Agricultural Economics Department


Date of this Version



Cornhusker Economics (February 20, 2013)


Published by University of Nebraska–Lincoln Extension, Institute of Agriculture & Natural Resources, Department of Agricultural Economics. Copyright © [2013] Board of Regents, University of Nebraska.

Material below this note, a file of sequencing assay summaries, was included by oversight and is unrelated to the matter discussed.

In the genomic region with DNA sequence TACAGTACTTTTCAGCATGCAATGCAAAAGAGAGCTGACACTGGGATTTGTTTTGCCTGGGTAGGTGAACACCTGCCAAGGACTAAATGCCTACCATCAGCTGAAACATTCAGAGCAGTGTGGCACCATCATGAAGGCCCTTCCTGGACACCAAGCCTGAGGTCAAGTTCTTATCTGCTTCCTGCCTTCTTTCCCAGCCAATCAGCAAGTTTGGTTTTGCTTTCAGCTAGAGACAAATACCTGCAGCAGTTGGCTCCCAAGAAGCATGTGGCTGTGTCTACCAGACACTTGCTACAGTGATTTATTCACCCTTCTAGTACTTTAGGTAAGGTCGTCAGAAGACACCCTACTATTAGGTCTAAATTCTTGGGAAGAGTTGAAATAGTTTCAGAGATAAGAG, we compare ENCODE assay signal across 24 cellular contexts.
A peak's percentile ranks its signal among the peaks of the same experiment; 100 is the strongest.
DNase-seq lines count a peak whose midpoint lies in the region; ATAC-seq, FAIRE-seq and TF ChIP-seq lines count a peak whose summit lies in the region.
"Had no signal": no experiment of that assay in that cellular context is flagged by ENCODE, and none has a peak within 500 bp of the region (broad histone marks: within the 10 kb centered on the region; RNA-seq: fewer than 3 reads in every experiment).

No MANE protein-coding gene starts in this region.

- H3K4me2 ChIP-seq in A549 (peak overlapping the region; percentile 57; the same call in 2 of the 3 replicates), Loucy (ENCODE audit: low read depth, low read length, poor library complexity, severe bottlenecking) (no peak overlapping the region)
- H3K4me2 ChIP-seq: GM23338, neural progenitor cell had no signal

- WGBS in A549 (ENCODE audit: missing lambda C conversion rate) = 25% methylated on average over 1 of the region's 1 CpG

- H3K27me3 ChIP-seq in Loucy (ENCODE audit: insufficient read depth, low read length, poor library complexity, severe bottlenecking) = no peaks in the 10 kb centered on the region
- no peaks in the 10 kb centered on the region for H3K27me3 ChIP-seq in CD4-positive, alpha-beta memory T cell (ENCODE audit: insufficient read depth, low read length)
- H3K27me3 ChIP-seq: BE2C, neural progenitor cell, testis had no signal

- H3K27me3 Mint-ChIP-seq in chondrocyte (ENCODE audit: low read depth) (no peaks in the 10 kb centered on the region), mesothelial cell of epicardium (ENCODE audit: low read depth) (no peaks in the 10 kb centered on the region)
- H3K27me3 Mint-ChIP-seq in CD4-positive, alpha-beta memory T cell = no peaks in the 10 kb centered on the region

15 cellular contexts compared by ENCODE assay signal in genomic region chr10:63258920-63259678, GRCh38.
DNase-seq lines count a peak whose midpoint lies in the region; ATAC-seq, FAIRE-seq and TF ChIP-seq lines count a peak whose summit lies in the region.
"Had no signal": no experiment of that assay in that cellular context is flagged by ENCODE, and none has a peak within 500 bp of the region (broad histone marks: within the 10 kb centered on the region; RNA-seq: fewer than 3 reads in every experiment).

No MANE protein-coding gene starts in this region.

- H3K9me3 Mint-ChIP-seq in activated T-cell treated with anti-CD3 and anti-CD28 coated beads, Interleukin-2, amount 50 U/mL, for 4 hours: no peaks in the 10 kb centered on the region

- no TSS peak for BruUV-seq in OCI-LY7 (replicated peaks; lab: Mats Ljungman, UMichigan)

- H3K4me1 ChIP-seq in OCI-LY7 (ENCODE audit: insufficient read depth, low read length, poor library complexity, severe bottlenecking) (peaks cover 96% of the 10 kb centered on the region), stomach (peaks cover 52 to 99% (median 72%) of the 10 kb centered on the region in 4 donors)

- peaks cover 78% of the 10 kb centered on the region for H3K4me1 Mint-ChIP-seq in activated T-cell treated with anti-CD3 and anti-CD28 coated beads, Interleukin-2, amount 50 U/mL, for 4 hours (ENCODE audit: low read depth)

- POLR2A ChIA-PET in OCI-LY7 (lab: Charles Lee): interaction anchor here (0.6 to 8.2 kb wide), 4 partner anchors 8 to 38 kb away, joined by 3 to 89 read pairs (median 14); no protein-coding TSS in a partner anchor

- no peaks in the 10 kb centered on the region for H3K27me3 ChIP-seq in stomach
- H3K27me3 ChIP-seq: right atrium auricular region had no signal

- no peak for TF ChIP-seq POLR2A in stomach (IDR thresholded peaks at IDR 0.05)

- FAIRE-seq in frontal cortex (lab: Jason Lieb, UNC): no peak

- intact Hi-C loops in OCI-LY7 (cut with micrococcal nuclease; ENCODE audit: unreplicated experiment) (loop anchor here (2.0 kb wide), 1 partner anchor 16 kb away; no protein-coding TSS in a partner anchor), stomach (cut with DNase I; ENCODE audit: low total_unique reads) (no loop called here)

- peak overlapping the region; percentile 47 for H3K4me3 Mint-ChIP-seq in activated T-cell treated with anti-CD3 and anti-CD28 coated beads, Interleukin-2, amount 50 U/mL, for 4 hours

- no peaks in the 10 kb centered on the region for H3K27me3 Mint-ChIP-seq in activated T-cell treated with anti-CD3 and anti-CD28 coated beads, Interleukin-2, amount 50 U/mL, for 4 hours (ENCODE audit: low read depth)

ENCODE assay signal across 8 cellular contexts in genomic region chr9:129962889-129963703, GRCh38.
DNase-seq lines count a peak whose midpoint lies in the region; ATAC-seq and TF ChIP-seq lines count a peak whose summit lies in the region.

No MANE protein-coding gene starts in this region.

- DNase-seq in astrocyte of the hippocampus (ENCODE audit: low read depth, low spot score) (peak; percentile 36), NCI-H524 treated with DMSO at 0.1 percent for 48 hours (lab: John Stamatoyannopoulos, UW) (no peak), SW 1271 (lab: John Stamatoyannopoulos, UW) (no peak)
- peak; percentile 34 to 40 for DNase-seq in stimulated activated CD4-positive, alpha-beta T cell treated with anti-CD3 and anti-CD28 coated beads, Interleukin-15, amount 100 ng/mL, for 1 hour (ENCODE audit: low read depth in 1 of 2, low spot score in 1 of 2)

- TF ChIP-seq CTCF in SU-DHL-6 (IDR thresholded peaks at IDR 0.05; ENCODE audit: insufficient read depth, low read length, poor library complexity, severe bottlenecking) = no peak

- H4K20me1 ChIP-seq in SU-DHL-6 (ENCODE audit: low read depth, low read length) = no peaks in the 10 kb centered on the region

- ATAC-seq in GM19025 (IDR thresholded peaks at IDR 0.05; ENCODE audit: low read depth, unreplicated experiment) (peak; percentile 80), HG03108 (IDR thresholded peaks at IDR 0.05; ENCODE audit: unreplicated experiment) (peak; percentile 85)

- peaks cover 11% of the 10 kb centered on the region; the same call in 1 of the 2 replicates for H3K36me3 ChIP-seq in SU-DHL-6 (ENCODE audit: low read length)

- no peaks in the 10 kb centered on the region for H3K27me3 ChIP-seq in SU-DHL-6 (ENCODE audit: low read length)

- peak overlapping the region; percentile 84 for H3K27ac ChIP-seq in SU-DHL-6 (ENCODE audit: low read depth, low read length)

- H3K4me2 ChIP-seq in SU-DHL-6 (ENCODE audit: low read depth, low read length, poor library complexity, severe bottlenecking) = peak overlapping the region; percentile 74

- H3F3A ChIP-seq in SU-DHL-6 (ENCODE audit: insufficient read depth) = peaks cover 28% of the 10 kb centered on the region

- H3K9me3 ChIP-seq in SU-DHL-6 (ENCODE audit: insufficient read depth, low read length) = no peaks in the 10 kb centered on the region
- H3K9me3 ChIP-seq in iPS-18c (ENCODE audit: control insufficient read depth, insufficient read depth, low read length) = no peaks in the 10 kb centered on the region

If you are not quite sure what a nanofood is, you are not alone. The majority of the public in the United States is still uninformed about nanotechnology and its applications to the food sector. According to a commonly used definition, a nanofood is food that has been cultivated, produced, processed or packaged using nanotechnology techniques/tools or to which engineered nanomaterials have been added (Sekhon 2010).1 Food nanotechnology has the potential to increase the supply, quality and safety of food. Applications include the use of nanosensors for monitoring crop growth, pest control and plant and animal diseases; additives and ingredients that enable changes in food texture, taste, processability and quality; and packaging material that release preservatives to extend food life and improve food safety by signaling whether food is contaminated or spoiled. While the potential benefits of food nanotechnology can be immense, its potential risks, which include the potential toxicity of nanoparticles, are not well understood.